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What Kinds of Hacking Can a Content Security Policy Stop?


Myths and legends surround and sometimes obscure what a content security policy (CSP) is and how it can protect your website. The power of a CSP is noteworthy, but it is not an end-all be-all security solution. As an owner of web real estate, you should understand all the advantages a CSP has to offer along with the limitations of what one can protect against.

Rumors on the web are circulating that a CSP is the ultimate in security and can stop all kinds of hacking from Magecart and supply chain attacks to ransomware and malvertisment. While there is some truth in the rumors, many of the claims about a CSP’s effectiveness are hyperbole to get you to buy products and services. You might be asking yourself, “How do I know this isn’t just another fad pandering to panicked business professionals?”

The topic of cyber security is near and dear to me as I once fell victim to data theft. The violation you feel when it happens is real. Now, as a software engineer with over ten years of experience, I have made security a top priority when writing software for all kinds of industries such as healthcare, sciences, government, and retail.

In every space I have worked in, the security of our systems and our customers’ information was always an overarching goal, so I know it is not for lack of trying that most sites get hacked. What many site owners lack is the knowledge they need to prevent breaches from occurring. I am here to educate you so that you can make informed decisions when buying CSP-related software and services to prevent data theft and related malicious attacks.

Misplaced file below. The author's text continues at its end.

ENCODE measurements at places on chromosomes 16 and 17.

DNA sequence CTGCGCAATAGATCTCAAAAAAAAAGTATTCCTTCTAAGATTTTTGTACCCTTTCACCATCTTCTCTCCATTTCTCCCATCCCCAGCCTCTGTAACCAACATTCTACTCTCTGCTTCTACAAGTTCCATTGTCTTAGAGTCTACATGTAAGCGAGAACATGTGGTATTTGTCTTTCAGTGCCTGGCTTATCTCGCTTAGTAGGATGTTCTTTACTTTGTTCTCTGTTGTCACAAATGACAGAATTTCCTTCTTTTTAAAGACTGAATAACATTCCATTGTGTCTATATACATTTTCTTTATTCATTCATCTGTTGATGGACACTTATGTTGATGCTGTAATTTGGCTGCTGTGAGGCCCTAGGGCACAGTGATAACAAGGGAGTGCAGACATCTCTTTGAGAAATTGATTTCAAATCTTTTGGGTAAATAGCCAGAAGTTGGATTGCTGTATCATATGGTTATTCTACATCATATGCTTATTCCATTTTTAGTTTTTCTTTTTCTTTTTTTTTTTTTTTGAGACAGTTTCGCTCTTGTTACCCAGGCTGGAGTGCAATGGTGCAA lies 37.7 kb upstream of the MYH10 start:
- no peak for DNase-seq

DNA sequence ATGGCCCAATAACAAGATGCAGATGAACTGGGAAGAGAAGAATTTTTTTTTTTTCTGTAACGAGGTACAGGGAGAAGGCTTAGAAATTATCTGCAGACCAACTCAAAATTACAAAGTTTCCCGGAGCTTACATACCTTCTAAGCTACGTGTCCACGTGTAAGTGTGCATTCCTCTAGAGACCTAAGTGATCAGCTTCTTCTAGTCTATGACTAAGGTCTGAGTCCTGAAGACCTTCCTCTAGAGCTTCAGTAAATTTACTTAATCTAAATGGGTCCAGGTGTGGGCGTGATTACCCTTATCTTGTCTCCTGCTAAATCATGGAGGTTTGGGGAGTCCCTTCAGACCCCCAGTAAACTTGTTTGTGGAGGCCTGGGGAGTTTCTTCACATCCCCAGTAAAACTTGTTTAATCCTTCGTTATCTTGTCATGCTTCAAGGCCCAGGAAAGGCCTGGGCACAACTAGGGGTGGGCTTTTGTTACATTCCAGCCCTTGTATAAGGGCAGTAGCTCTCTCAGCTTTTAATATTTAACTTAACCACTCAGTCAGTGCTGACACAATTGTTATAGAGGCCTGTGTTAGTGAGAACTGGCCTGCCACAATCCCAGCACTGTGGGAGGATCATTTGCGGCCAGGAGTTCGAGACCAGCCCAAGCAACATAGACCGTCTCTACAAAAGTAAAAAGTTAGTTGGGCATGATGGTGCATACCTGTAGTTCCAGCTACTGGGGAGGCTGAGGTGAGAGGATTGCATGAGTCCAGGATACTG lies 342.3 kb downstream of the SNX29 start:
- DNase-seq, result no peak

CSP’s in context

Content security became an issue in 2004 when developers noticed that they could interact with JavaScript that was not in their website’s domain. Unwanted ads, spyware, and pop-ups began plaguing the internet.

To solve the problem, W3C changed the standards for how JavaScript works in a browser by providing different, mutually exclusive contexts for it. However, the contexts retain one common ability: manipulating the Document Object Module (DOM).

The two contexts that  JavaScript can live in are the User Level Context, which is under the user’s control, and Site Level Context, which is under the site owner’s control.

Site level and user level context

The scripts in each context can NOT interact directly with each other, but they do have the DOM in common, which controls how a site appears to users in a browser.

A CSP controls the JavaScript that can function in the Site Level Context. Rules in the CSP decide which domains can and cannot manipulate scripts in your site’s context. These rules also control which domains can load content for your users.